I like to consider myself a good student. I always have; after all, I was salutatorian of my high school, got an Associates of Science in Mathematics a week before my diploma, and got an internship at NASA after slaving away on various robotics teams for most of my primary education. For three years after high school, as far as anyone knew, that still was true. I was getting good grades at the University of Houston’s College of Engineering while maintaining a decently popular Tumblr and trying to be an active member of this community. As far as anyone cared, I was still enrolled in school and set to graduate in 2014.

What most people didn’t know at the time was that I’d been kicked out of the College of Engineering with a 1.7 GPA in my second semester. I spent two years sitting in the library playing Minecraft, watching Achievement Hunter videos and talking to the denizens of TAY and Tumblr. I lied through my teeth, to everyone, even people online. I never told the truth; my family found out when it took too long to receive my diploma and my grandfather, the associate dean of the College of Technology at UH, pulled my records. All hell broke loose. I deleted my Tumblr, Twitter and a few others, and left a goodbye note to you.

I’m pretty blessed. My mother was very disturbed by my lying, but both of my parents realized that something was wrong with me, that didn’t deserve punishment. They treated me like an adult, and helped me get a job at Fry’s. I applied to UT Arlington and moved to Fort Worth with my father, who had to move there for work anyways, transferring from the Webster Fry’s to the Arlington location. Within a semester, I had a job as a mechanical engineering intern at the industrial motor company SEW Eurodrive. In my second year, I became the historian for our chapter of the American Society of Mechanical Engineers, though by my fourth semester, my GPA had dropped to a 3.27 thanks to two moves, 20 hours of work on top of school, juggling trips to Houston and an attempt to balance school life with actual extracurricular fun. Now, I’m the president of our ASME chapter, captain of our Battlebots team, a mere 19 hours from graduation, and on track to start my Masters.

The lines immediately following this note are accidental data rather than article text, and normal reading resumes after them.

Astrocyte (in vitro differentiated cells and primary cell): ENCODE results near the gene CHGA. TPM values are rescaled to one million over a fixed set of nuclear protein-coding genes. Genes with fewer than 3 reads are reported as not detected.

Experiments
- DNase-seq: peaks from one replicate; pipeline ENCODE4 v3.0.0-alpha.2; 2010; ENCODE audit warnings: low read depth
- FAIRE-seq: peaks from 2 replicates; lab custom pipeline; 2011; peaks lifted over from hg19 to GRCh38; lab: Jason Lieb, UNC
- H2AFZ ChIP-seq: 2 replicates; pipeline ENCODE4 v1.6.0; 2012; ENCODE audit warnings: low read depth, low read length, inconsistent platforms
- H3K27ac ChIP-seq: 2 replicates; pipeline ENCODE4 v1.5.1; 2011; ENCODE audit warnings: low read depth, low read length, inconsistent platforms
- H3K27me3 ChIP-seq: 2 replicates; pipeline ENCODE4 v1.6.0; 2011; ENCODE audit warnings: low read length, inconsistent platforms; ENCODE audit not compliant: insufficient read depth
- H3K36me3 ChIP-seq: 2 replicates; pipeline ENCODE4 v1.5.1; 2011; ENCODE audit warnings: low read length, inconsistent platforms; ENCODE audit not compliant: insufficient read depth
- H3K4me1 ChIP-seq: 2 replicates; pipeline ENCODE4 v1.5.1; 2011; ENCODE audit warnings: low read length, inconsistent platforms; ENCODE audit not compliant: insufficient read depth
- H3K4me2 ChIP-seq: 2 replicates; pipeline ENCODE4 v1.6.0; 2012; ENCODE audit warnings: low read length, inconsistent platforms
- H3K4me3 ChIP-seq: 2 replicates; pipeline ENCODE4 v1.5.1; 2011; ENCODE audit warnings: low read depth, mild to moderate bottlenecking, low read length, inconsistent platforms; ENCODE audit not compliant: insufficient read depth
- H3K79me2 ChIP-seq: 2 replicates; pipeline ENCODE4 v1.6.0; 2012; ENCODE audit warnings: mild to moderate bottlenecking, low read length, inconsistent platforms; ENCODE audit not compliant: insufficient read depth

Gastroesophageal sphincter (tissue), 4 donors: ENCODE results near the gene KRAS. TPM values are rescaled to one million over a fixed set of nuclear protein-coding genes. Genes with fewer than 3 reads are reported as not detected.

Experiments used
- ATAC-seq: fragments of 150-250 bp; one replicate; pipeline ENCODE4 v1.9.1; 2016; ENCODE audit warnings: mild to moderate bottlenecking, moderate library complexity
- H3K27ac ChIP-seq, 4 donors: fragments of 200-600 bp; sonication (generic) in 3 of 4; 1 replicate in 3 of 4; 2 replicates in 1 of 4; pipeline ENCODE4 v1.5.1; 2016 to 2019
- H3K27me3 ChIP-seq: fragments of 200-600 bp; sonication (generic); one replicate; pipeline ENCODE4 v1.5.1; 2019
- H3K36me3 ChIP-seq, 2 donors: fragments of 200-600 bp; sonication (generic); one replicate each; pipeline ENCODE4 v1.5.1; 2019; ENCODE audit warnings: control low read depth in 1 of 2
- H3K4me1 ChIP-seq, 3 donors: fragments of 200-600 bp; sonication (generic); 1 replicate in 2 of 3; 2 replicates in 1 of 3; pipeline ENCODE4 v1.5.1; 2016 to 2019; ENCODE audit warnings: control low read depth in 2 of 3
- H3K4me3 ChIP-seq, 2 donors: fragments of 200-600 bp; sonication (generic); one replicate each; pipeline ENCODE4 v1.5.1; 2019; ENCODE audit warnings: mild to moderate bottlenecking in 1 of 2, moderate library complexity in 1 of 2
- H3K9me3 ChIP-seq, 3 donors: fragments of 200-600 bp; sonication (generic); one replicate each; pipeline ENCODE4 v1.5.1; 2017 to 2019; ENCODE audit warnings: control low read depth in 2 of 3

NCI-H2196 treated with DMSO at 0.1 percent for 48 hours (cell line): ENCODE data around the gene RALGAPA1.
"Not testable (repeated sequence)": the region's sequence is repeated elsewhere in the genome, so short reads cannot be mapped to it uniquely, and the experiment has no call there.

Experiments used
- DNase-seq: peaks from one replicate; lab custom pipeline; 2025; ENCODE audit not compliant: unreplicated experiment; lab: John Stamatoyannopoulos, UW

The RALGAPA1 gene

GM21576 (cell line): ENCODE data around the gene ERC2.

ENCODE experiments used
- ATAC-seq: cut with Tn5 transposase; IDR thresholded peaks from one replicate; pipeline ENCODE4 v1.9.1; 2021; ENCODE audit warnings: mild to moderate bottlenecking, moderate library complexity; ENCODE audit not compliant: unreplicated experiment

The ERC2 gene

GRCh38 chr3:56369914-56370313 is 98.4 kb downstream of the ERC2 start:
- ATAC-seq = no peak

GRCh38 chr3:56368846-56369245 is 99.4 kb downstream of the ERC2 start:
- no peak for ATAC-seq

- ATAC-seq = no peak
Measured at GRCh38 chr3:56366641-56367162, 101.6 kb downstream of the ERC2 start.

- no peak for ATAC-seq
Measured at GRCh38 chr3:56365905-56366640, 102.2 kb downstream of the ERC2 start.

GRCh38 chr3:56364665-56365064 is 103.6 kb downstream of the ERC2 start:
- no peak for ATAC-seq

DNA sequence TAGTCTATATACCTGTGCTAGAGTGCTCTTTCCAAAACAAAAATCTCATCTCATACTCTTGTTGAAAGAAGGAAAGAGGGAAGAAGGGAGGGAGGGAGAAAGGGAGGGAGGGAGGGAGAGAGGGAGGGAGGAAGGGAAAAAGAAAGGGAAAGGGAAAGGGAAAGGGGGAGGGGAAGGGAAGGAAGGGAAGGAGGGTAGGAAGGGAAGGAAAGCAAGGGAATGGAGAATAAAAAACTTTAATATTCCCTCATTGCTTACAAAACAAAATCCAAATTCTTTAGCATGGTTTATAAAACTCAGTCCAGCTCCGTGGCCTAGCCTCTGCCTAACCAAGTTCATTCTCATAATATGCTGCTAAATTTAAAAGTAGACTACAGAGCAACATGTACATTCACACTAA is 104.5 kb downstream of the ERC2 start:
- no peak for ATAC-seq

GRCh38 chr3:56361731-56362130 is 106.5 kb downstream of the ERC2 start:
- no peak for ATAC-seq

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In the process, I’ve learned some thing about school, work, mental health and our generation. In high school, I was told that without college, I was nothing. Success meant an education, even if you had to go into debt, and grades were everything. But they aren’t. When I went internship hunting, no one gave a flying rat’s posterior about my tenure at UH. They saw my previous internships and that I was currently working retail while going to school, and that said it all.

The American Dream, in my opinion, is the ability to achieve your own measure of success on your own terms. So many people push us back and forth to fit a specific mold, when sometimes that’s just not right. I needed to not go straight into college, and work retail for a bit. Some people can handle going straight in while others shouldn’t go to college at all. I don’t know how to change this, but I do know something is broken, and I’m eternally grateful that I somehow made it through.

The hardest hump was definitely depression. It’s something that seems impossible to get through, and even more difficult to help fix in someone else. I’m still not really over it. I have flashbacks and moments of despair where it seems nothing will get better. The only thing that kept me going was the mantra “Keep Moving Forward” and starting to do my own hobbies. There’s no real textbook solution for depression, but having a support network seems to be the most helpful thing you can do.

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I’m finally in a better place, and I can see the light at the end of the tunnel. My childhood dreams are mostly dead, but I’m not, and I have new dreams and goals to strive after. If you take anything from this slightly-tipsy stream of conscious, take this: anyone can bounce back, but it really helps to have help. Don’t be afraid to ask like I was. More often than not, it takes a team to really achieve your dreams.